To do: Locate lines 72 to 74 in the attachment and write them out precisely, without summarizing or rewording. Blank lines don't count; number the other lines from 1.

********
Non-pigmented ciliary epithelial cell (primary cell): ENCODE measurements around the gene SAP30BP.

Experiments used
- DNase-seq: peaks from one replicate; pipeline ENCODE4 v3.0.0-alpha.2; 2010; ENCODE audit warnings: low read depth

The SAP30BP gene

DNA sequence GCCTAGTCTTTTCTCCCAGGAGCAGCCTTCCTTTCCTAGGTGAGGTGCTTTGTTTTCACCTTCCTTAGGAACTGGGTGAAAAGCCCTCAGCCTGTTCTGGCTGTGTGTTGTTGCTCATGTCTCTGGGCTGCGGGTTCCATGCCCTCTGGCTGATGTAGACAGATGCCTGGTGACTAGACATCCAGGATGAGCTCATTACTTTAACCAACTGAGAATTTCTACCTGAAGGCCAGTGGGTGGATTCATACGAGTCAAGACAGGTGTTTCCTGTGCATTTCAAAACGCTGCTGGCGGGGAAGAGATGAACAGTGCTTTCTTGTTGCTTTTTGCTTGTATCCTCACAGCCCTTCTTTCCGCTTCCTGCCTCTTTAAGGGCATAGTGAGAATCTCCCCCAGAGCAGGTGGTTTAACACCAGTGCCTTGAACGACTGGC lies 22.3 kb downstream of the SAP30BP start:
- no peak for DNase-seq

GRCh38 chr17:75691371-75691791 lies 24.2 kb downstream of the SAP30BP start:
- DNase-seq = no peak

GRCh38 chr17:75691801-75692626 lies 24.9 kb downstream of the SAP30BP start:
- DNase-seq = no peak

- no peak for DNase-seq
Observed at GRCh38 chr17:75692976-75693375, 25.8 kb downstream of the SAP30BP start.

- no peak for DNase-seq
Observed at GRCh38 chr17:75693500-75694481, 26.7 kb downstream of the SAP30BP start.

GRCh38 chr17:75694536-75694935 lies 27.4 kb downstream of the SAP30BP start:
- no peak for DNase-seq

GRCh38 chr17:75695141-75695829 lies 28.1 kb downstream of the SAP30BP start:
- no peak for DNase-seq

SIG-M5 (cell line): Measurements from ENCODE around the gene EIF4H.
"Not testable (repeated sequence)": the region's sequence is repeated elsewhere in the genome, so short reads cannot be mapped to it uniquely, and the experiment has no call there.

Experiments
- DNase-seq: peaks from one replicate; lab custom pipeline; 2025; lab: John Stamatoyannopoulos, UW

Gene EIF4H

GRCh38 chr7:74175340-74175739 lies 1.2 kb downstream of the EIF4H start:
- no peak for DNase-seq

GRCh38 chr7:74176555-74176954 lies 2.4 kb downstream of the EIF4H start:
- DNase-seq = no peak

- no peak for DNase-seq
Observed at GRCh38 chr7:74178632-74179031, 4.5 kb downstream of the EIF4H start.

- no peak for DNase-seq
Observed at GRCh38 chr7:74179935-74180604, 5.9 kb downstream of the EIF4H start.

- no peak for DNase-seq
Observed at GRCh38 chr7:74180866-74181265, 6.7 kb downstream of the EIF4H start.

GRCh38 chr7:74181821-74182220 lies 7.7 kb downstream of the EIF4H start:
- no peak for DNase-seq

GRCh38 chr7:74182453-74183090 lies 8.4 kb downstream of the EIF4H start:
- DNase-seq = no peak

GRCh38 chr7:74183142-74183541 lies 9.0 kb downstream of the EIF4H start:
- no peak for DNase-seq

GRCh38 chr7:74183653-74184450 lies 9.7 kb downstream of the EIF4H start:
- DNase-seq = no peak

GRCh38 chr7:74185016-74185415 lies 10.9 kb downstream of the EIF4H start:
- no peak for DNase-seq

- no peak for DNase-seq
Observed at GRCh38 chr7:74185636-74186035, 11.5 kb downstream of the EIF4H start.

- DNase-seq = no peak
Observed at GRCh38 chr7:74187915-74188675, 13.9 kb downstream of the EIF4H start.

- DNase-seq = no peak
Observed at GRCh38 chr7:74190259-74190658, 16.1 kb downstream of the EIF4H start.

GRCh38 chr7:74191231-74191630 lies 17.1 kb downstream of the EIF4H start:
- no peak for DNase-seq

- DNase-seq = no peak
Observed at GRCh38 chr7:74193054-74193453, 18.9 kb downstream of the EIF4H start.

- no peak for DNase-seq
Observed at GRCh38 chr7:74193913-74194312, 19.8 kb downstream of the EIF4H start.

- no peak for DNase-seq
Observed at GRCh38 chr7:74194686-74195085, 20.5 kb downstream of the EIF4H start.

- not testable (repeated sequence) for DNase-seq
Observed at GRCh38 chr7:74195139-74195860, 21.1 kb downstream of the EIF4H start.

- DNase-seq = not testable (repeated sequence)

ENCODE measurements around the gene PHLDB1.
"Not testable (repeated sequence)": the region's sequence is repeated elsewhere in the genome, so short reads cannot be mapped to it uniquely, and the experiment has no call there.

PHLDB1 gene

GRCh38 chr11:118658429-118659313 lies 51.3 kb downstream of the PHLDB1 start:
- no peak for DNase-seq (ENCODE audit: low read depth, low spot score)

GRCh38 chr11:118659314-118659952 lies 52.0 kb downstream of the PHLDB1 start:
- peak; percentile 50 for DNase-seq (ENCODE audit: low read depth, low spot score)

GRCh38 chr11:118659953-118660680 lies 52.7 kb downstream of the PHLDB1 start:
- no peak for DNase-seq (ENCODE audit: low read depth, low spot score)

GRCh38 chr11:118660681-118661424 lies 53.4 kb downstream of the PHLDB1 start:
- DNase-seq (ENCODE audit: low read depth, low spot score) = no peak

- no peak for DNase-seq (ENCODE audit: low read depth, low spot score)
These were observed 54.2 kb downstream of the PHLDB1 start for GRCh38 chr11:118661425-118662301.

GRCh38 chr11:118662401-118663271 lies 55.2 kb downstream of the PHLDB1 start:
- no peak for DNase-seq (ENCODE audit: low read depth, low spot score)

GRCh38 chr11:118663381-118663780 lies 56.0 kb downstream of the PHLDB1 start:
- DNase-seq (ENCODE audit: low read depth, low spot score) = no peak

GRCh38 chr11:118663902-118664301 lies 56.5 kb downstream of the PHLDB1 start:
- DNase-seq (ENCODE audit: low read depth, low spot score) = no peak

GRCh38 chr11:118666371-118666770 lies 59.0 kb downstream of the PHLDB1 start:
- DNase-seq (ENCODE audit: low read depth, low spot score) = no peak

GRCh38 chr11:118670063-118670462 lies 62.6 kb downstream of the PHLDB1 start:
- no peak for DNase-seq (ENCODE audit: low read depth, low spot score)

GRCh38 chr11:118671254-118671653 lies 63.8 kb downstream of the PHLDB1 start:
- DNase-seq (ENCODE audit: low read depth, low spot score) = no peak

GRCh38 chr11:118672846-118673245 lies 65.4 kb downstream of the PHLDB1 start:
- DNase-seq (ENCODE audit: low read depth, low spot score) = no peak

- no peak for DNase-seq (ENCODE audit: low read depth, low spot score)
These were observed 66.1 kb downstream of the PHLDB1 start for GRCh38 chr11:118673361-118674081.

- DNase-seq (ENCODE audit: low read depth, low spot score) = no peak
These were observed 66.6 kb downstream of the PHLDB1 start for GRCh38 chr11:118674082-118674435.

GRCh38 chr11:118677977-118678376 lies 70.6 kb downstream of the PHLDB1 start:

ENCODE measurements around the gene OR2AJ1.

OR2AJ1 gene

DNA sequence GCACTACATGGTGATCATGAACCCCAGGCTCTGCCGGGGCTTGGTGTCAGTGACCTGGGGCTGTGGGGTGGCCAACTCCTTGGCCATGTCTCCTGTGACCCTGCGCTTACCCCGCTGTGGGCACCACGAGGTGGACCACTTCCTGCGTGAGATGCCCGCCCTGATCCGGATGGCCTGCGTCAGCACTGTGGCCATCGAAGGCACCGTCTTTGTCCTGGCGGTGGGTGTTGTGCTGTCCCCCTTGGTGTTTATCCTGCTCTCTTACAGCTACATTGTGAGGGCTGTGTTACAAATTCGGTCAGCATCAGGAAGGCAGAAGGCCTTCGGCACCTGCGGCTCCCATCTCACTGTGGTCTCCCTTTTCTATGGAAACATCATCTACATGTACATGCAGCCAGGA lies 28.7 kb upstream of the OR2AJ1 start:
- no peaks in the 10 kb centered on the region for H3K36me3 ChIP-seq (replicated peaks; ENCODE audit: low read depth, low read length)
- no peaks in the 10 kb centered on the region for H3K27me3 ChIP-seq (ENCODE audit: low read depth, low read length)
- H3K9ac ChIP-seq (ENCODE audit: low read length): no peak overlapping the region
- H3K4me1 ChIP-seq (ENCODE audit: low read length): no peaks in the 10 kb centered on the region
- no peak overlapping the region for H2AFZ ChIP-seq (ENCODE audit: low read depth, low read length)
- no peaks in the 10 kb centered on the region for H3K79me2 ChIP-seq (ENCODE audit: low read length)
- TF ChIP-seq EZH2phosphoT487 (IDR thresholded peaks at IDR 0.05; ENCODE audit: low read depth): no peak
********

- no peak for DNase-seq (ENCODE audit: low read depth, low spot score)
These were observed 54.2 kb downstream of the PHLDB1 start for GRCh38 chr11:118661425-118662301.

GRCh38 chr11:118662401-118663271 lies 55.2 kb downstream of the PHLDB1 start: